Scaling Up Blog

The X-Factor: Find Your Company’s 10x Competitive Advantage

Date: February 1, 2020 Author(s): Rob Monson

In the movie The Founder, two remarkable discoveries occur that shape the fast food industry for years to come. The original founders, the McDonald brothers, and the subsequent founder, Ray Kroc, each had epiphanies that drove their success.  Within a very short period of time, each found an “X-Factor” that gave McDonald’s a massive competitive advantage over the competition.


Described in his book Scaling Up and in his Fortune article titled “The X-Factor”, Verne Harnish describes the X-Factor as the 10-100x competitive advantage that organizations gain by solving an industry bottleneck or revolutionizing the marketplace with a new way to create customer value or conduct business.


The McDonald Brothers Redefine the Drive-In Dining Experience


In the first clip from The Founder, one of the McDonald brothers state that their goal is to reduce the drive-in dining experience from an order being ready in 30 minutes down to a nearly-unbelievable 30 seconds. This push for innovation solves a long-standing restaurant industry bottleneck and fundamentally creates “fast food”, the rapid production process that has formed the backbone of chain restaurants for decades.


This was not merely an example of “lean”, as the YouTuber posting this clip underwhelming declares in the video title. I’m a big fan of lean, but mislabeling this achievement as equivalent to mere process improvement is an insult to innovators and entrepreneurs everywhere. This was a change, a magnitude shift, that would alter an entire industry despite some early adoption hurdles shown in the last minute of the clip. This was the McDonald brothers finding an X-Factor that would re-shape how the world perceived the speed, quality, and value of the drive-up dining experience.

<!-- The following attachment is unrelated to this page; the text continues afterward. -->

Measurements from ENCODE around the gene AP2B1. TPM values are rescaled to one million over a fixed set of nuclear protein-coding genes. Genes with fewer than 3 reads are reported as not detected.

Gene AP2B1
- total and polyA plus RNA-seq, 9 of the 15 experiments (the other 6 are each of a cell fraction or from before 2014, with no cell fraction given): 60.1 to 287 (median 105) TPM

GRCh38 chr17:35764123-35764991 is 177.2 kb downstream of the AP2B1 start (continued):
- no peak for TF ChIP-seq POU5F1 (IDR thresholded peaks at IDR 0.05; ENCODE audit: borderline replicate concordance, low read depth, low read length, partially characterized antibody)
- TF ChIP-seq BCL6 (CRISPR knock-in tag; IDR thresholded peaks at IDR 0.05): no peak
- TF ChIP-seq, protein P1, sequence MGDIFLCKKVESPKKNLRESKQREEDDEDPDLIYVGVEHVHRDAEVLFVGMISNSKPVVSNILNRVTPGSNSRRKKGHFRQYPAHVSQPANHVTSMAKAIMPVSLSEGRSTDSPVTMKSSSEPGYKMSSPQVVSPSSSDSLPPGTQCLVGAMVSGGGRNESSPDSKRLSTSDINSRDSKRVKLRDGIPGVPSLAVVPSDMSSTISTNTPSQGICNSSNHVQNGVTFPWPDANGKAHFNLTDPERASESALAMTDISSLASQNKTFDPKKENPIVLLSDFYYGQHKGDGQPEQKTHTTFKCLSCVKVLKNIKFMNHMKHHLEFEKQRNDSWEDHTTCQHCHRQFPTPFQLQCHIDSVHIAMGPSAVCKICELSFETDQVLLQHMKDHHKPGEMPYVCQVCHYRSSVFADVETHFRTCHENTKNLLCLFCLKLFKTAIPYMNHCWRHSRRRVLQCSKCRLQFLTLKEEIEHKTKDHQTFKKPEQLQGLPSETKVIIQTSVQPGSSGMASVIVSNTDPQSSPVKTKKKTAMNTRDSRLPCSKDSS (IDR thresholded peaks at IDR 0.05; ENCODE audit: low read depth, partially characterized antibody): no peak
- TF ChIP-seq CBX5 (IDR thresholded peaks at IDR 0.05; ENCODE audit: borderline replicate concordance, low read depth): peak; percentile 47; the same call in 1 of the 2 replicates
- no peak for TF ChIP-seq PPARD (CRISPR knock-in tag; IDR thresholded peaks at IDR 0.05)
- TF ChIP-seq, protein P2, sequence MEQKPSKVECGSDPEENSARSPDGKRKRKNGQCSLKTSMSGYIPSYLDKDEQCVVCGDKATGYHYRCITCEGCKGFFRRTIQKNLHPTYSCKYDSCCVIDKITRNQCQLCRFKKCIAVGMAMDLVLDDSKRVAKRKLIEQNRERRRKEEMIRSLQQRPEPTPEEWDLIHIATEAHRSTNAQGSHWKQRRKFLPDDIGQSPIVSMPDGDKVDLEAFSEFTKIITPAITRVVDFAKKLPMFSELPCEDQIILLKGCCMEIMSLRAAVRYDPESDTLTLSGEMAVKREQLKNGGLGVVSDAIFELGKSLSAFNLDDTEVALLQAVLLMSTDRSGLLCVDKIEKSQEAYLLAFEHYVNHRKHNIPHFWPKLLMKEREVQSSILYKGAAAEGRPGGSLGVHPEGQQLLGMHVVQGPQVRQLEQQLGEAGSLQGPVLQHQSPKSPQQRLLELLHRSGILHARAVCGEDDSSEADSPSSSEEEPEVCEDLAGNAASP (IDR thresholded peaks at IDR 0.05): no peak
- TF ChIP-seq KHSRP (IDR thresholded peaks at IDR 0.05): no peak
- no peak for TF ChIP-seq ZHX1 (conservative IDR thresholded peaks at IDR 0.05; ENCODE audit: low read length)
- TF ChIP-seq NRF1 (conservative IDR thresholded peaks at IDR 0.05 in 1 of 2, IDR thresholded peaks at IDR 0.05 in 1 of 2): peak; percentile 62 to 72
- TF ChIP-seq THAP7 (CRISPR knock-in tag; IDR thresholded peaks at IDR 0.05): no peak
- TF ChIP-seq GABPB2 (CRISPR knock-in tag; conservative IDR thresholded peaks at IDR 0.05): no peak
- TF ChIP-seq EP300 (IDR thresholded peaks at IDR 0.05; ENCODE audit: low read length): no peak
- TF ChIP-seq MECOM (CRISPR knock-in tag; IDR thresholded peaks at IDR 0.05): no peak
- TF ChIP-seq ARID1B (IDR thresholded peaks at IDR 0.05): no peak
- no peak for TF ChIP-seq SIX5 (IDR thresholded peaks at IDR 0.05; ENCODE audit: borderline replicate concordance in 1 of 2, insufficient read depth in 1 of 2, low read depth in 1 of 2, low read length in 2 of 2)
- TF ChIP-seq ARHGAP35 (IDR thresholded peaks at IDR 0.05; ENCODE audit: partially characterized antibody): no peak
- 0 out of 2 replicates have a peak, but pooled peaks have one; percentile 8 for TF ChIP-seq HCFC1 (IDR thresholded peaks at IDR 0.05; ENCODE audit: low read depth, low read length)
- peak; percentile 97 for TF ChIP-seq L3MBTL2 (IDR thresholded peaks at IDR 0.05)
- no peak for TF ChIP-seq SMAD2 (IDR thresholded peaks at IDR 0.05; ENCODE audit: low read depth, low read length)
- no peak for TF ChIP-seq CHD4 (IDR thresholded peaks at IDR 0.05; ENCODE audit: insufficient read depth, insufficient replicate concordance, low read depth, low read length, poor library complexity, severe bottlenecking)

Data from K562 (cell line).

The Founder: McDonald Brothers Find their X-Factor

What I love about this is that their X-Factor begins with a simple idea, a solution to something they dislike about their entire industry. From there, they rigorously work the problem until it becomes feasible. Hours are spent designing the perfect kitchen, where productivity and efficiency are paramount.


This is how the X-Factor works: You may discover yours in minutes, hours, days, or months. But, it’s the planning, preparation, testing, and implementation that sets you apart. Be prepared to put extra effort into finding and creating your X-Factor. I will discuss how to find the X-Factor shortly.


The second clip shows how Harry Sonneborn figures out that Kroc is looking at the world incorrectly (inefficiently) by assuming he’s in the fast food business. To maximize capital and fuel expansion, Sonneborn suggests that Kroc needs to be in the real estate business, purchasing land and leasing it to franchisees. This concept fast-tracks the chain’s growth, helping it to become a worldwide phenomenon before other competitors could even get out of the starting gate.


What stands out to me about The Founder is not whether the McDonald Brothers or Kroc played the role of the protagonist or the antagonist. It is that these purpose-driven, connected individuals created not one, but two, X-Factors that revolutionized the fast food industry in the span of about three years. This should make business owners and CEOs hopeful that they can do the same.